7) Even in a Citrix environment, a full PC with Paragon on it in each major department can come in handy if your Citrix environment is sketchy and subject to frequent downtime. The best answer is to find someone to get Citrix right and redundant.  Plan B would be to use one full blown PC in key areas to make sure work can continue in an outage situation.

8) If any of the eleven systems that Citrix relies on to deliver your applications or desktops is not healthy, Citrix will at best be limited in delivering the applications and/or desktops to end users. (Active Directory, mass storage, network hardware, hypervisors, Provisioning/machine creation services, etc.) See Goliath Daily Citrix Health Checks.

9) Put a McKesson SuperUser or other knowledgeable team member with your physicians to see them in action and to teach and address issues that pop up as they make their rounds daily. Make sure any issues or education needs are brought to the attention of the group via ticket or other method to make sure that hard fought knowledge does not get lost in the shuffle.

10) Create clear lines of communication from the end users reporting issues back to the troubleshooting team. More importantly, acknowledge their requests and follow up with them regularly with status updates, even if nothing has changed, to let them know they have not been forgotten.  A little extra care in (internal) customer service efforts can go a long way in keeping your staff cooperative and doing their best to cover any potential gaps in patient care.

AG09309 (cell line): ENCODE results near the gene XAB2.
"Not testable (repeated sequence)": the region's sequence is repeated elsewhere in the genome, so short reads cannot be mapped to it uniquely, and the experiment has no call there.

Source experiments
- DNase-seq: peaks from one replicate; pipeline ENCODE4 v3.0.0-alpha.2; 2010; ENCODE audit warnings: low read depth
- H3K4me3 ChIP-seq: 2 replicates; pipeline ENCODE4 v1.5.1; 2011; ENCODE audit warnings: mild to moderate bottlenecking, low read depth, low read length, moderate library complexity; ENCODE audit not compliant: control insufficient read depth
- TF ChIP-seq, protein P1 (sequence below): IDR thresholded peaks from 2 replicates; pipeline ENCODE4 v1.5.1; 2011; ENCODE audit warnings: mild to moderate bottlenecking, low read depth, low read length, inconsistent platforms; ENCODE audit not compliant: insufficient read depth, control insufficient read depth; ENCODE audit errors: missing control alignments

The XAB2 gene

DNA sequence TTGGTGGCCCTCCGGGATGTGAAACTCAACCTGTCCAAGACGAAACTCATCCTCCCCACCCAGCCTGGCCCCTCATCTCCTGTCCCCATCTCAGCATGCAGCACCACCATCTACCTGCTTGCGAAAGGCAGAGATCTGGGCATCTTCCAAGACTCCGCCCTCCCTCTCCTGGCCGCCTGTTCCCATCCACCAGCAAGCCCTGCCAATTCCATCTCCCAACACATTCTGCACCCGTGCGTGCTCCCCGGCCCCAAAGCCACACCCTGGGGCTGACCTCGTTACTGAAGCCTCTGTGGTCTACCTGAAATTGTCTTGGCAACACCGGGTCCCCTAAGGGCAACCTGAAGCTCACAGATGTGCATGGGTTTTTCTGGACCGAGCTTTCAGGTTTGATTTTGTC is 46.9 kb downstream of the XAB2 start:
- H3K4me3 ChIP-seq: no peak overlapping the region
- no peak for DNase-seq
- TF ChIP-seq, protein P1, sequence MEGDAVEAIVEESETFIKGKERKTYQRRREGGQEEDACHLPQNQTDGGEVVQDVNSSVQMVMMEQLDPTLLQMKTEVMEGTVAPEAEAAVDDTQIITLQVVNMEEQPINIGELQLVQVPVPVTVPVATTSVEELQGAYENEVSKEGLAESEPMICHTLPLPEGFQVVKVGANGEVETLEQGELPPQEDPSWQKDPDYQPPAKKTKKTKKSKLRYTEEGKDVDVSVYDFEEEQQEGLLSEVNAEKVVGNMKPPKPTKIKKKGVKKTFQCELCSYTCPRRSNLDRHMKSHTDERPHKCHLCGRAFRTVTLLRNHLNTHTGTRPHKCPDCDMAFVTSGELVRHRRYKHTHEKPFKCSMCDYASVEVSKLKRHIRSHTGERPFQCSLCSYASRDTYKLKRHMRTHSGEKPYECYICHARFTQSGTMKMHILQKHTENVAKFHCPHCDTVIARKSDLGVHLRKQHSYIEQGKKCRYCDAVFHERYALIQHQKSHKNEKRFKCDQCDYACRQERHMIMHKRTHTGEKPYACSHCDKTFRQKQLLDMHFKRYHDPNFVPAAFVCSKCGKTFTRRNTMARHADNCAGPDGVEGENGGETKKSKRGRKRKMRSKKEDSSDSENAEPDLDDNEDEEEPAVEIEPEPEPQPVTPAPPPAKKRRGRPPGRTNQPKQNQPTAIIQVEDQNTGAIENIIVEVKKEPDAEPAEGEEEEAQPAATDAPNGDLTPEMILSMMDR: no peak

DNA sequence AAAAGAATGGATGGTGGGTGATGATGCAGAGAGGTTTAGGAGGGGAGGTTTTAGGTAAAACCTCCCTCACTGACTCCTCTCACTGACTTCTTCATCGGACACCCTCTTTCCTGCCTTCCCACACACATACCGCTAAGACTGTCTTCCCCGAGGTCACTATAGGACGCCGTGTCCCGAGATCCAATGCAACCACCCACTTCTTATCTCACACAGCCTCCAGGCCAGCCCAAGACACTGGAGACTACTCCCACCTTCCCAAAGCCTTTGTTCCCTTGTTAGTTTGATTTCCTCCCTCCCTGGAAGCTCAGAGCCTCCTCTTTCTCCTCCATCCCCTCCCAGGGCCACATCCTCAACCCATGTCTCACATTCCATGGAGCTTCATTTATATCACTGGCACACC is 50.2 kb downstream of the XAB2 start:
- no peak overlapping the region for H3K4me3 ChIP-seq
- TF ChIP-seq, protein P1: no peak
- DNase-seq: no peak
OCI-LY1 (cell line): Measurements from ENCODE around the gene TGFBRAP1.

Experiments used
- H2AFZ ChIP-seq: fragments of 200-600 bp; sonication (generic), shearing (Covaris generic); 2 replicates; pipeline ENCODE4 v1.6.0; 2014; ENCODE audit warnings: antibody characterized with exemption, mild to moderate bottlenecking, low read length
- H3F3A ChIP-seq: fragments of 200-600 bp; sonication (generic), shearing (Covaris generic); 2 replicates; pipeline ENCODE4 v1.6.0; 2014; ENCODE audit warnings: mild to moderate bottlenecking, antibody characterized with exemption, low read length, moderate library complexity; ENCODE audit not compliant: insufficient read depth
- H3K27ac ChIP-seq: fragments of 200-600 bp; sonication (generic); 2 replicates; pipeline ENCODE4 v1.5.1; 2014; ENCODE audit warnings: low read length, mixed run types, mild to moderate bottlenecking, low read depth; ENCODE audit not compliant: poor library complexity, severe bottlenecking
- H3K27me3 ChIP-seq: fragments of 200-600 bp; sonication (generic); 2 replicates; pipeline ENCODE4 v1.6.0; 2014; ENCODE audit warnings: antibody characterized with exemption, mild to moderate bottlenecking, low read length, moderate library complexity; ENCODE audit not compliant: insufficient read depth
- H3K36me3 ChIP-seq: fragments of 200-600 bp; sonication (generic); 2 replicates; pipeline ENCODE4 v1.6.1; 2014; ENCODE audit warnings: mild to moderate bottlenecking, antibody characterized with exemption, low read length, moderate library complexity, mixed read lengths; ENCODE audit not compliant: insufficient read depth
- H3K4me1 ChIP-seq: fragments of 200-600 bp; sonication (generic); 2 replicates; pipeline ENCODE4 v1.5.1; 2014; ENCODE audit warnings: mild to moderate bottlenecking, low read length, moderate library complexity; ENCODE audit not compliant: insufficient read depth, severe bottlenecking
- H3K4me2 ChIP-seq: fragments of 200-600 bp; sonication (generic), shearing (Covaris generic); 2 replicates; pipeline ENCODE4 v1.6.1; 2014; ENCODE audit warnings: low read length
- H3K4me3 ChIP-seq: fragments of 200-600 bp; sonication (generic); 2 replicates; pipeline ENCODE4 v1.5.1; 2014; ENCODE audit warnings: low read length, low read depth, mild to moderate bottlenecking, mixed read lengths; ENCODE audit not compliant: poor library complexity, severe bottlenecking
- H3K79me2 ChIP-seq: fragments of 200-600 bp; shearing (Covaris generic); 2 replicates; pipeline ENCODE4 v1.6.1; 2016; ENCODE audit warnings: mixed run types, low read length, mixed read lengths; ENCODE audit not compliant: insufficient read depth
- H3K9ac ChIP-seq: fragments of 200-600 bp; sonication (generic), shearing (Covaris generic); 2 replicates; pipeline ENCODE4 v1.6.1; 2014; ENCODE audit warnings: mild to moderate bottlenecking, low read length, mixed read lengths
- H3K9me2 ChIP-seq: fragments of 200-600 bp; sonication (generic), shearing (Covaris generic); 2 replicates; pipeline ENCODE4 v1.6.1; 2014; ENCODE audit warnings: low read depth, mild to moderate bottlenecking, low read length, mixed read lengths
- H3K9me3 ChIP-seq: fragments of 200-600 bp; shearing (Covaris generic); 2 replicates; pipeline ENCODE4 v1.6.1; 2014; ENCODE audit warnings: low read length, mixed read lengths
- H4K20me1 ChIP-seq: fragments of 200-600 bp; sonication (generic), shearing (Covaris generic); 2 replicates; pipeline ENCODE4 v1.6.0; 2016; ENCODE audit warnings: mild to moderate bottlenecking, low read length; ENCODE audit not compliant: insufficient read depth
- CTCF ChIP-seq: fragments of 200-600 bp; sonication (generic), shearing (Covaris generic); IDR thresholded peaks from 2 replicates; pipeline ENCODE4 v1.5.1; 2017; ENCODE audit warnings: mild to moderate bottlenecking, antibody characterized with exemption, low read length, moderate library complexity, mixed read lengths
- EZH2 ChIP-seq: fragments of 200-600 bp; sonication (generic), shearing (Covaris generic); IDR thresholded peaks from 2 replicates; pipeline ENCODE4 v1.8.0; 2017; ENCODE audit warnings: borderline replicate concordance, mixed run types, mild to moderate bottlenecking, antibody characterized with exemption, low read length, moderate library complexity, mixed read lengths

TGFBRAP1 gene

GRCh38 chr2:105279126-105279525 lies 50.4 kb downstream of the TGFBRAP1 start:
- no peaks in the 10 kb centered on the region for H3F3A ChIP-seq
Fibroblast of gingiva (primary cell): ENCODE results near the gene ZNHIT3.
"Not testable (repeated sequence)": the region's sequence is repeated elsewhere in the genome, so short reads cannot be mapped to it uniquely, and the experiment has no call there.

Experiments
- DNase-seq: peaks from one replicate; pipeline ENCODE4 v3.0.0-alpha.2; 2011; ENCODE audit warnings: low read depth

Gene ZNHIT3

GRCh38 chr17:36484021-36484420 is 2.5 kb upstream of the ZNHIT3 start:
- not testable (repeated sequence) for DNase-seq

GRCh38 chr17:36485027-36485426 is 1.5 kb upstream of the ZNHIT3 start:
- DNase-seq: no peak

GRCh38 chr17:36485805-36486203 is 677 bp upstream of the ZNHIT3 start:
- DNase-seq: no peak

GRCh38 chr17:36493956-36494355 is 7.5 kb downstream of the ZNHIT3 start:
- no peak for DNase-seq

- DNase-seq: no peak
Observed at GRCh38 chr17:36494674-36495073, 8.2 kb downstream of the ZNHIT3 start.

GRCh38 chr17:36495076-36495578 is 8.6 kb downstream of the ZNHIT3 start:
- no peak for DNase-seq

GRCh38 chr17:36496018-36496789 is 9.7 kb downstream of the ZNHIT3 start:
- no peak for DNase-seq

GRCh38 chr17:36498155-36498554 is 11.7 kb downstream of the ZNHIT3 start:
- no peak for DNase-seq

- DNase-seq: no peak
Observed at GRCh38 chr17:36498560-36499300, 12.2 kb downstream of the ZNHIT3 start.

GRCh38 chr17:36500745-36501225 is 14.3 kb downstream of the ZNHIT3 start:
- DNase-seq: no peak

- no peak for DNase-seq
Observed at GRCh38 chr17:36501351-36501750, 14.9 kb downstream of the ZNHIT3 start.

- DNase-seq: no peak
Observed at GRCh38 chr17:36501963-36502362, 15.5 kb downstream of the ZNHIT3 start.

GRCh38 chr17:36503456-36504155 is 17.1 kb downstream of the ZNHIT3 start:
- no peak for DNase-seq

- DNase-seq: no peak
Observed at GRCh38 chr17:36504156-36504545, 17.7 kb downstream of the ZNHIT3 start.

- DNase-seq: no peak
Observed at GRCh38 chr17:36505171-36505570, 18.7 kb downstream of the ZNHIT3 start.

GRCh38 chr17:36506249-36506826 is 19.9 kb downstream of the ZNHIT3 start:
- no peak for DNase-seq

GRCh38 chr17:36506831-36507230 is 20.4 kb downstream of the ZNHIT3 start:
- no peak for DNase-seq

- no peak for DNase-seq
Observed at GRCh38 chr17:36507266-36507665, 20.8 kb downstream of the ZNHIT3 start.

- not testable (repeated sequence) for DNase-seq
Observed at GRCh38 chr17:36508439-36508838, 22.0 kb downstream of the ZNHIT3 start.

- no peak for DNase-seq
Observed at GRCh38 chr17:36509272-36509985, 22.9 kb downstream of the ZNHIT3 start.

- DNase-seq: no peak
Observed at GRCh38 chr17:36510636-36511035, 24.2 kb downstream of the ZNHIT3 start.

11) Create a knowledge base to capture what you have learned. In our case, we are deploying McKesson specialists in both the financial and clinical areas as well as Citrix experts.  While we create documentation for the environment, the specific steps we have used to resolve issues could very well be lost if the hospital does not have a mechanism to capture exactly what was done and put into a searchable format for future use by the Support Desk.  Get the process in place to capture this information or be prepared to pay someone to do this for you again in the future.

12) Share your wins and the progress that is being made. End users can lose faith or get a bad taste in their mouth from any deployment of Citrix, McKesson or anything that gets off to a shaky start.  They can also be extremely difficult to win back.  As issues are fixed and problems are remediated, share those wins with the appropriate staff so that they can see that progress is being made, that people care, and that they are not just going to have to tolerate a poor end user experience forever.

13) Instrument McKesson and all of its modules for performance. The more reactive you are in learning about and resolving these issues, the more you hurt your reputation with your end users, and the more your support costs will vary in overtime and consulting hours to get them fixed.  Put in tools, like Goliath Technologies & Aternity as two examples, that will let you instrument the performance of every key metric of every module in your McKesson software stack.  Our objective is to instrument the applications and modules to the point where we will find out about 60% of the issues before the end users do.  Most environments today rely on the end user to notify IT when there is an issue.